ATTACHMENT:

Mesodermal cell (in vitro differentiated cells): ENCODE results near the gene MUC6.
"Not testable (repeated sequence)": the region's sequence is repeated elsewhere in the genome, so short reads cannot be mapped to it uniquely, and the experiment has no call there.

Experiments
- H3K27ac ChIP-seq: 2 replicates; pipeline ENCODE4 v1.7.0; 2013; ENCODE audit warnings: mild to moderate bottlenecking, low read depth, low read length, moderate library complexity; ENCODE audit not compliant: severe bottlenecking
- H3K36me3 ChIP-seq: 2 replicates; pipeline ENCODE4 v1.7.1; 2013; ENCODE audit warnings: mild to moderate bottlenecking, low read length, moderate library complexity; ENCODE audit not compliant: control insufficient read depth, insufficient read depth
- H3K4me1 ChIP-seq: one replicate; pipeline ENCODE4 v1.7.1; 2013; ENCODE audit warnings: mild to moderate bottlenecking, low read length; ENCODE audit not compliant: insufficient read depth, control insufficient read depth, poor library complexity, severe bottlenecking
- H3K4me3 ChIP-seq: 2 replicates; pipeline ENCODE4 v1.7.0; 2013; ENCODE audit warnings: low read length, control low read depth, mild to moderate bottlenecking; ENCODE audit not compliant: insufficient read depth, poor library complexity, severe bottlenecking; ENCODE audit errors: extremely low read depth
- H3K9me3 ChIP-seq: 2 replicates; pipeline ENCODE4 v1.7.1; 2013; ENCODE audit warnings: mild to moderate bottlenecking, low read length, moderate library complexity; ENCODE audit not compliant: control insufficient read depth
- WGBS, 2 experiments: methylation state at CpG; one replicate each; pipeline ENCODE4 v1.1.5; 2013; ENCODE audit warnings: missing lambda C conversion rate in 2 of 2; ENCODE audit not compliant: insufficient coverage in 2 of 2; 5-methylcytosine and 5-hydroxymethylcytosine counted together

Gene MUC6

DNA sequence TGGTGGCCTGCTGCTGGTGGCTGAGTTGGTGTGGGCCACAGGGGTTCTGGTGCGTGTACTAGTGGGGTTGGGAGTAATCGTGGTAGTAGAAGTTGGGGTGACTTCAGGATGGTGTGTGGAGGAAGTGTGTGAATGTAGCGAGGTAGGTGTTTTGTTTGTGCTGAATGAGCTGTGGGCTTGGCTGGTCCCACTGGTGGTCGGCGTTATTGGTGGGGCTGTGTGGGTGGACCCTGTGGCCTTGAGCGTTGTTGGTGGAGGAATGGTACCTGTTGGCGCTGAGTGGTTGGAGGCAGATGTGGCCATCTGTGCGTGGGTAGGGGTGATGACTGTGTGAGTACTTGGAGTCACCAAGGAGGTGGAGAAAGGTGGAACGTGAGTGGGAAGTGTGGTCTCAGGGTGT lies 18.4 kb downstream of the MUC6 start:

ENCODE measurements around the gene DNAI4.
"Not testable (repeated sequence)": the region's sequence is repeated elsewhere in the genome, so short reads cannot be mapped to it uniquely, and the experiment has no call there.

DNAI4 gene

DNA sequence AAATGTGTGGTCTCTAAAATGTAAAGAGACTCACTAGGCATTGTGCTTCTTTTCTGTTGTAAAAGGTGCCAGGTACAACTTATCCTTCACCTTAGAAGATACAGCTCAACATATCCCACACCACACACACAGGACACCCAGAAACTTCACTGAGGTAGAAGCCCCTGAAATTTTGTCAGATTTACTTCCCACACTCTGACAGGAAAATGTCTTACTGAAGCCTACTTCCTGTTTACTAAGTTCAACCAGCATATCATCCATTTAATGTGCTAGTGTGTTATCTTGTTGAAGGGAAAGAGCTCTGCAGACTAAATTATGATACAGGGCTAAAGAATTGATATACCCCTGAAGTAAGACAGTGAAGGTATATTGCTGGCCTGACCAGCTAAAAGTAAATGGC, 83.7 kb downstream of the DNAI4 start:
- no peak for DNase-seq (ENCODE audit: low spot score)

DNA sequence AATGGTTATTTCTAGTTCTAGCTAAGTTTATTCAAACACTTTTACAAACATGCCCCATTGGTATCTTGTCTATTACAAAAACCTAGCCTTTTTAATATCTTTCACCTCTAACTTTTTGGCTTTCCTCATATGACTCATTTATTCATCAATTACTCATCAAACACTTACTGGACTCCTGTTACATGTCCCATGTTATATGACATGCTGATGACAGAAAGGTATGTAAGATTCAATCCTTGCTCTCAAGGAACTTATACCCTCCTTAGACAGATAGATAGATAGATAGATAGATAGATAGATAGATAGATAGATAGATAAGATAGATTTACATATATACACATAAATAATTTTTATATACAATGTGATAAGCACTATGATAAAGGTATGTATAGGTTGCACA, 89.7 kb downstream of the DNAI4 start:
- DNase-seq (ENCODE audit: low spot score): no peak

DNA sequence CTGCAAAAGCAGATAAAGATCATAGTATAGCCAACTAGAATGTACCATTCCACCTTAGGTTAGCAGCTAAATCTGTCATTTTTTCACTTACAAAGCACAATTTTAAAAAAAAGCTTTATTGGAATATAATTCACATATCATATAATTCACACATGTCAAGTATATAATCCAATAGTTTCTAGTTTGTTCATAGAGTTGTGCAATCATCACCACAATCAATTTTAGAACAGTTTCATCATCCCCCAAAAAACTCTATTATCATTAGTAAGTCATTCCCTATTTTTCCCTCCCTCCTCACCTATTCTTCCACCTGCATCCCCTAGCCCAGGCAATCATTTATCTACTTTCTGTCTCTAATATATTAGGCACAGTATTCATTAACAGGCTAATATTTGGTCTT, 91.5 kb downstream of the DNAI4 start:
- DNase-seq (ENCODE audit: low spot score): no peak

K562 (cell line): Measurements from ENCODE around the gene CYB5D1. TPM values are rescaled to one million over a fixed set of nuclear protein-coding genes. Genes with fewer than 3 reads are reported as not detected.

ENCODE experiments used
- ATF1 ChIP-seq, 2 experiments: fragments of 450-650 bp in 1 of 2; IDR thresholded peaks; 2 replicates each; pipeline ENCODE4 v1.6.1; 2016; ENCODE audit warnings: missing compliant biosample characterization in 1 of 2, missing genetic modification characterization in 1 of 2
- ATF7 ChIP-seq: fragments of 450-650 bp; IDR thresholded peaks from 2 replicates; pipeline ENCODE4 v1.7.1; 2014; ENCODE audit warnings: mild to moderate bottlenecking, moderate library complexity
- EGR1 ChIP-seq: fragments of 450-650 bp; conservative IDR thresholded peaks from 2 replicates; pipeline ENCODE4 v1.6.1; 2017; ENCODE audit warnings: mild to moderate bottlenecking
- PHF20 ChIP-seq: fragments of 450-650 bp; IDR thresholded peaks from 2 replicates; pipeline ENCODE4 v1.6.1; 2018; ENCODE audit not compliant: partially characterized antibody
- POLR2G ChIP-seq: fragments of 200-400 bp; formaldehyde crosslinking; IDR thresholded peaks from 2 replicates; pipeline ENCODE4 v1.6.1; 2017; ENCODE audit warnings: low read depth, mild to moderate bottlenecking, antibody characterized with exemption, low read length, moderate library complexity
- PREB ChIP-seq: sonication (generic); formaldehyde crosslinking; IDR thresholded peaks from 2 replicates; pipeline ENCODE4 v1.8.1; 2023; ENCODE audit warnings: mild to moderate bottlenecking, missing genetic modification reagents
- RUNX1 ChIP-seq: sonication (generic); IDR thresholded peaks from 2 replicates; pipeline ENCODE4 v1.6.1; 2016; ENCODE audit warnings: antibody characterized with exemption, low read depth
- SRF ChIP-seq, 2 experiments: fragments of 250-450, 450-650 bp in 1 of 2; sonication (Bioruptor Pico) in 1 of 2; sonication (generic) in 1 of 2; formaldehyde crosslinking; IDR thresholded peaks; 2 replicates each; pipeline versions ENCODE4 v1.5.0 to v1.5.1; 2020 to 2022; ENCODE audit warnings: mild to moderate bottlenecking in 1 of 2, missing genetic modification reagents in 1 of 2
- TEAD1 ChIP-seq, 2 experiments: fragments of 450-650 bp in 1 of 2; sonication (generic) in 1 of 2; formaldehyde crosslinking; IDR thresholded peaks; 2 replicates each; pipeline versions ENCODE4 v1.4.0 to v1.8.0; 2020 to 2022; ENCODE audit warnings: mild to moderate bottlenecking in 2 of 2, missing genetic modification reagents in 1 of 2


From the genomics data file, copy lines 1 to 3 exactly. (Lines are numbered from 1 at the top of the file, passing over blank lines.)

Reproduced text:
Mesodermal cell (in vitro differentiated cells): ENCODE results near the gene MUC6.
"Not testable (repeated sequence)": the region's sequence is repeated elsewhere in the genome, so short reads cannot be mapped to it uniquely, and the experiment has no call there.

Experiments